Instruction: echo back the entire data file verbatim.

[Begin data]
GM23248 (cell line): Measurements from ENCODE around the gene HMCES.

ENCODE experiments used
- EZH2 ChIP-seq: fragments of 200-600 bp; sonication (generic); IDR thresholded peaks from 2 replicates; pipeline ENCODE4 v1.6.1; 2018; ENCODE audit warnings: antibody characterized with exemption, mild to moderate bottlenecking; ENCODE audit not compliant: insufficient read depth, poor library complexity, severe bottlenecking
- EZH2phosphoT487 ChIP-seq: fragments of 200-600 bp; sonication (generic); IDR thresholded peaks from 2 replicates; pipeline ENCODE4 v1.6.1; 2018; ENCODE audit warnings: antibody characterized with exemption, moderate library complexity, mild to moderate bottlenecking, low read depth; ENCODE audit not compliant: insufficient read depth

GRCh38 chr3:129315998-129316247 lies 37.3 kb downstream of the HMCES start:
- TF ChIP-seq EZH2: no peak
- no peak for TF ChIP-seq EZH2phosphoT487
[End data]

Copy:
GM23248 (cell line): Measurements from ENCODE around the gene HMCES.

ENCODE experiments used
- EZH2 ChIP-seq: fragments of 200-600 bp; sonication (generic); IDR thresholded peaks from 2 replicates; pipeline ENCODE4 v1.6.1; 2018; ENCODE audit warnings: antibody characterized with exemption, mild to moderate bottlenecking; ENCODE audit not compliant: insufficient read depth, poor library complexity, severe bottlenecking
- EZH2phosphoT487 ChIP-seq: fragments of 200-600 bp; sonication (generic); IDR thresholded peaks from 2 replicates; pipeline ENCODE4 v1.6.1; 2018; ENCODE audit warnings: antibody characterized with exemption, moderate library complexity, mild to moderate bottlenecking, low read depth; ENCODE audit not compliant: insufficient read depth

GRCh38 chr3:129315998-129316247 lies 37.3 kb downstream of the HMCES start:
- TF ChIP-seq EZH2: no peak
- no peak for TF ChIP-seq EZH2phosphoT487